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Old 07-03-13, 09:36 PM
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b1gdon b1gdon is offline
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Originally Posted by joyner View Post
This needs to be emblazoned across the first message in this thread.

Giving this contract to Manu means we can sign another player. A smaller contract means that we could not. Does it make any sense? No, not at all, but that's the way it works under the NBA's bizarre cap rules.

Next person to say "We should've given Manu less and then signed AK/Ellis/Korver/Smith/whoever!" gets a
It is pretty difficult to understand. Here is Larry Coon's try at an explanation.
NBA Salary Cap FAQ

26. How do exceptions count against the cap? Does being under the cap always mean that a team has room to sign free agents? Do teams ever lose their exceptions?

If a team is below the cap, then its Disabled Player, Bi-Annual, Mid-Level (either the Taxpayer or Non-Taxpayer Mid-Level, whichever applies to the team) and/or trade exceptions are added to their team salary, and the league treats the team as though they are over the cap1. This is to prevent a loophole, in a manner similar to free agent amounts (see question number 38). A team can't act like it's under the cap and sign free agents using cap room, and then use their Disabled Player, Bi-Annual, Mid-Level and/or trade exceptions. Consequently, the exceptions are added to their team salary (putting the team over the cap) if the team is under the cap and adding the exceptions puts them over the cap. If a team is already over the cap, then the exceptions are not added to their team salary. There would be no point in doing so, since there is no cap room for signing free agents.

So being under the cap does not necessarily mean a team has room to sign free agents. For example, assume the cap is $58 million, and a team has $51.5 million committed to salaries. They also have a Non-Taxpayer Mid-Level exception for $5 million and a trade exception for $5.5 million. Even though their salaries put them $6.5 million under the cap, their exceptions also count toward their team salary, increasing their total to $62 million, or $4 million over the cap. So the team actually has no cap room to sign free agents, and instead must use its exceptions to sign players.

Teams have the option to renounce their exceptions in order to reclaim their cap room. So in the example above, if the team renounced their Traded Player and Mid-Level exceptions, then the $10.5 million is taken off their team salary, which then totals $51.5 million, leaving them with $6.5 million of cap room which then can be used to sign free agent(s).

Starting January 10 (February 10 in 2011-12) of each season, the Mid-Level (Non-Taxpayer, Taxpayer and Room), Bird (Larry Bird, Early Bird and Non-Bird) and Bi-Annual exceptions begin to pro-rate2 (reduce in value). For example, if there are 170 days in the season, then these exceptions reduce in value each day by 1/170 of the amount remaining on January 10. So if a team had a $5 million Non-Taxpayer Mid-Level exception and spent $1 million before the start of the season, then on January 10, and each day thereafter, it would reduce in value by 1/170 of $4 million, or $23,529. If the team signs another player on February 1 for $1 million, the daily pro-ration would still be 1/170 of $4 million.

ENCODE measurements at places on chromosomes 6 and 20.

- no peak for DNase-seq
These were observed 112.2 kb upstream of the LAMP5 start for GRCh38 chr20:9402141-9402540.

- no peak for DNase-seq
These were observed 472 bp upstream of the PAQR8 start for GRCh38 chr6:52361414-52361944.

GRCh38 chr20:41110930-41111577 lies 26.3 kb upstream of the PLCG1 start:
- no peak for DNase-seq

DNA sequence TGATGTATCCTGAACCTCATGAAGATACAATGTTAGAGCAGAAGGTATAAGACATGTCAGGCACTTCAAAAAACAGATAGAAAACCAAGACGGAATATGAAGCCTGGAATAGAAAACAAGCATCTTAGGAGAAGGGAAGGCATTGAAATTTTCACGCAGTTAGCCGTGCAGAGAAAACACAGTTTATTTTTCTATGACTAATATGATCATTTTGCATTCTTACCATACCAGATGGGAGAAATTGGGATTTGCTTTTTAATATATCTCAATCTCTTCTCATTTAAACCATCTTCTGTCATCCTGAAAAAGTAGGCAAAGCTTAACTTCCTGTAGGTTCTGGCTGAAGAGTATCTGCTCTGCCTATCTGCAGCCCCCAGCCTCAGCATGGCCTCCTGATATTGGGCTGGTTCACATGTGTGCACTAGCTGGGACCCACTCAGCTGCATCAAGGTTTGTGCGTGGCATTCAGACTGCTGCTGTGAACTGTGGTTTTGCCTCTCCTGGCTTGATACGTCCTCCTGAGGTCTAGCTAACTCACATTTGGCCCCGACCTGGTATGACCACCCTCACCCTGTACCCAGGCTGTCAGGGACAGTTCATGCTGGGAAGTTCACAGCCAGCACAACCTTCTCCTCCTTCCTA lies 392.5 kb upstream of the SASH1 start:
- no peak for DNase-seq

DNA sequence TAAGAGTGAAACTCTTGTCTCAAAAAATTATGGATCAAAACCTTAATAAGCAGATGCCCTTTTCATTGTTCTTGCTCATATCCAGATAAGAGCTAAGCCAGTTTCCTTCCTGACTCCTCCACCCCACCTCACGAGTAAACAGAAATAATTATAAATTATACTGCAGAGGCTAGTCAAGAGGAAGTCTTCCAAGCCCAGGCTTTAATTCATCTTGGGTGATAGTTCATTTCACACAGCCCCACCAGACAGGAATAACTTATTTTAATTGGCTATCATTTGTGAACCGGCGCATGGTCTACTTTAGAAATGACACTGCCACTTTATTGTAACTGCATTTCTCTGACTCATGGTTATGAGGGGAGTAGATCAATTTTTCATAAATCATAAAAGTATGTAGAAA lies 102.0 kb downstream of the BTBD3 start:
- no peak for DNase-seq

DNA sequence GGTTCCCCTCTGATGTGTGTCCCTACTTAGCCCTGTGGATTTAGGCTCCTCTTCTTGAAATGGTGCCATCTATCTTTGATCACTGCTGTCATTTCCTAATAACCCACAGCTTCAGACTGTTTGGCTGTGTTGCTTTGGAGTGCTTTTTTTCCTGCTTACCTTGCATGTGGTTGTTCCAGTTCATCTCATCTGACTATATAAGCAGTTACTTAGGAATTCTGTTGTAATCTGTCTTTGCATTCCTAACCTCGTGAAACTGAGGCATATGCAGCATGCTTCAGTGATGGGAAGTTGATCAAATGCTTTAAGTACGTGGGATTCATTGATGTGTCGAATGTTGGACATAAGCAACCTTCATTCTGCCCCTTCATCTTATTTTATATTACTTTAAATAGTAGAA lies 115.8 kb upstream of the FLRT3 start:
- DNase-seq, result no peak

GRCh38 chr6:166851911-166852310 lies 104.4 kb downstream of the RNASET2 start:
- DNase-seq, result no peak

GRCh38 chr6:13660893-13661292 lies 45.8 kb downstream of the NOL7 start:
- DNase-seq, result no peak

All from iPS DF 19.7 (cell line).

A team's exceptions may be lost entirely, or the team may never receive them to begin with. This happens when their team salary is so low that when the exceptions are added to the team salary, the sum is still below the salary cap. If this happens when the exceptions arise, then the team doesn't get their exceptions at all. If the team salary ever drops below this level during the year, then any unused portions of their exceptions are lost (and do not return if the team salary increases).

For example, assume there is a $58 million salary cap, and during the offseason a team has $50 million committed to salaries, along with a Non-Taxpayer Mid-Level exception for $5 million, a trade exception for $2.5 million, and an unrenounced free agent whose free agent amount is $2 million. Their salaries and exceptions total $59.5 million, or $1.5 million over the cap. What if their free agent signs with another team? The $2 million free agent amount comes off their cap, so their team salary (including their remaining exceptions) drops to $57.5 million. This total is below the cap so the team loses its Non-Taxpayer Mid-Level and trade exceptions.

There is logic behind this. The whole idea behind an "exception" is that it is an exception to the rule which says a team cannot go over the salary cap. In other words, an exception is a mechanism which allows a team to function above the cap. If a team isn't over the cap, then the concept of an exception is moot. Therefore, if a team's team salary ever drops this far, its exceptions go away. A rule of thumb is that a team may have either exceptions or cap room, but it can't have both at the same time. However, a team in this situation does qualify to use the Room Mid-Level exception (see question number 25).
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